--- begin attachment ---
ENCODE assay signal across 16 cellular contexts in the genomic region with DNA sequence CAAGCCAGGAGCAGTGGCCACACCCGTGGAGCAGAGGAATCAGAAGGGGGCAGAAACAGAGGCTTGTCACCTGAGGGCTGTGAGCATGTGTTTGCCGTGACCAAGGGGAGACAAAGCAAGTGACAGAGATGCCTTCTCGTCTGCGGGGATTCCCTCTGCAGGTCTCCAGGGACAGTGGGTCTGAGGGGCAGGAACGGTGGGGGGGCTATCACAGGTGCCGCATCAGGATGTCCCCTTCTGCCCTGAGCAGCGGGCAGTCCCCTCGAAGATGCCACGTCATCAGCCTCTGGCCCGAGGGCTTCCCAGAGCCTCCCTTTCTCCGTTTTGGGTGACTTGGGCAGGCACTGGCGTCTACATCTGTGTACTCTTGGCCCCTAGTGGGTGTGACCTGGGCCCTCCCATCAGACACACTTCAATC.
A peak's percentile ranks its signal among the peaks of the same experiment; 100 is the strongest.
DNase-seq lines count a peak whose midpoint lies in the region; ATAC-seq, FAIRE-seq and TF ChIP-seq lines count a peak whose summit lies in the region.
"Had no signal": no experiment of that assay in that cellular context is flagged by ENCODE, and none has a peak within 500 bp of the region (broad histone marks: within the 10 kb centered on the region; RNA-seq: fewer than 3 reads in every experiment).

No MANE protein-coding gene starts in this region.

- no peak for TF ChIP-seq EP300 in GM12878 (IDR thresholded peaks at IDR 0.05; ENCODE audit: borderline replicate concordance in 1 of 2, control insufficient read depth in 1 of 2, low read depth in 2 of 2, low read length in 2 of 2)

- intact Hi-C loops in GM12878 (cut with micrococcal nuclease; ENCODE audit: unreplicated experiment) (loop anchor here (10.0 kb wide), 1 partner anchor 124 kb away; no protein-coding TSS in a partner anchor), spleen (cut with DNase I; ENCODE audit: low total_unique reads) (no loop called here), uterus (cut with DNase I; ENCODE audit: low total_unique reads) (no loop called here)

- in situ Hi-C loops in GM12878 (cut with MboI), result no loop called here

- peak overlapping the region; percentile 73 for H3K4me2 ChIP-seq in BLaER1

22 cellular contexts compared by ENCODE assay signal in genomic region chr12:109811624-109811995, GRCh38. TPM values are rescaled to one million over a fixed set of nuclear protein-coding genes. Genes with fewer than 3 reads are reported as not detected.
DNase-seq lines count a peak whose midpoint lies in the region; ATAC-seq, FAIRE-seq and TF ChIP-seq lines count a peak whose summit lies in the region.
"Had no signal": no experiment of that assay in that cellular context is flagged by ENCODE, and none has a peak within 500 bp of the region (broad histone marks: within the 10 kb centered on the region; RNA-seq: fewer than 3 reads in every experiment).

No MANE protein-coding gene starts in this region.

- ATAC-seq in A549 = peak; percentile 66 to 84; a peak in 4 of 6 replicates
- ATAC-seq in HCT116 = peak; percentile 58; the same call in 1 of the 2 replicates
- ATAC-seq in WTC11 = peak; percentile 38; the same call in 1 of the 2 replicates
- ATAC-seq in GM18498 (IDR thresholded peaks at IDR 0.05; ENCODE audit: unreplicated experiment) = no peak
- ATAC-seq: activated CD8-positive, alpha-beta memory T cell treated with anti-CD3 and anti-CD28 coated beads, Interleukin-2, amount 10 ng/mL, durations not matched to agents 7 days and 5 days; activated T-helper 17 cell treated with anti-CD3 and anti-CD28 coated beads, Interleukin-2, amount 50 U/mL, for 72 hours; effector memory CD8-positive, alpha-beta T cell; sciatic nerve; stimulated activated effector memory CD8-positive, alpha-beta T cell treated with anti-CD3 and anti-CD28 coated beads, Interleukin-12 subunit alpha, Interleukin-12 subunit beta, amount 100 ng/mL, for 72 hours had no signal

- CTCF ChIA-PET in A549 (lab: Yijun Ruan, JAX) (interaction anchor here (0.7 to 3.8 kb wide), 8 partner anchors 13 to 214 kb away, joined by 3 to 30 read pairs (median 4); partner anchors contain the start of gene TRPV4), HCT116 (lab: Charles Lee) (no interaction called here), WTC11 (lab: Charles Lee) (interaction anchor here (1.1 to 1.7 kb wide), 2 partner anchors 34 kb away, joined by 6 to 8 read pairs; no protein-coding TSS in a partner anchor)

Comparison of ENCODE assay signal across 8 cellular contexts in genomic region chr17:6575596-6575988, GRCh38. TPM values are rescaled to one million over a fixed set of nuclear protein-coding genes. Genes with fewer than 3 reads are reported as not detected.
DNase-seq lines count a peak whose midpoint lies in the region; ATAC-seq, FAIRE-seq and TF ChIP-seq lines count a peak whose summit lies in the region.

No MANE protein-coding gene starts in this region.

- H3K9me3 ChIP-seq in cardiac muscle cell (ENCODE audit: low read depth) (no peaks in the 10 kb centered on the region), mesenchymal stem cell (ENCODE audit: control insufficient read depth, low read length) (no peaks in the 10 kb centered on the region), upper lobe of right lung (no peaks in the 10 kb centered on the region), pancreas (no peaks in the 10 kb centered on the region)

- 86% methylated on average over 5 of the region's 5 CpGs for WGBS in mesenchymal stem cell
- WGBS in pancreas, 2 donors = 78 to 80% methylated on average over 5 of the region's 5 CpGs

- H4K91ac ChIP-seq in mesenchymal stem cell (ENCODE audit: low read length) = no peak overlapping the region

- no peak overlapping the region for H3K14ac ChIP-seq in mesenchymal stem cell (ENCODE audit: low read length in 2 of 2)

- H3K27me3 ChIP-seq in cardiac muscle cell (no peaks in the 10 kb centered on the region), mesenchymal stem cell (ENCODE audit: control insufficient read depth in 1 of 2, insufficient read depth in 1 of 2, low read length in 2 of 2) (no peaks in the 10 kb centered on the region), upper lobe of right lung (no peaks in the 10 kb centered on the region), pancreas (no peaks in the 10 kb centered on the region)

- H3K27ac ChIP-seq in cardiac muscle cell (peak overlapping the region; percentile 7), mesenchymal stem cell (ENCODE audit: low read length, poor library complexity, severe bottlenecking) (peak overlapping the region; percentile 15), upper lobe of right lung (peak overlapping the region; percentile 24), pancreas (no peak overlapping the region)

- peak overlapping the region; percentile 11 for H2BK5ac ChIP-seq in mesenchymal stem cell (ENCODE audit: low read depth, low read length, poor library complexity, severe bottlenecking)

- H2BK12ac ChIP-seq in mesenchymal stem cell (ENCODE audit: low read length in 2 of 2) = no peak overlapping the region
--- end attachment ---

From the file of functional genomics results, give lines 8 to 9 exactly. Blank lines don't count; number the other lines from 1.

- in situ Hi-C loops in GM12878 (cut with MboI), result no loop called here

- peak overlapping the region; percentile 73 for H3K4me2 ChIP-seq in BLaER1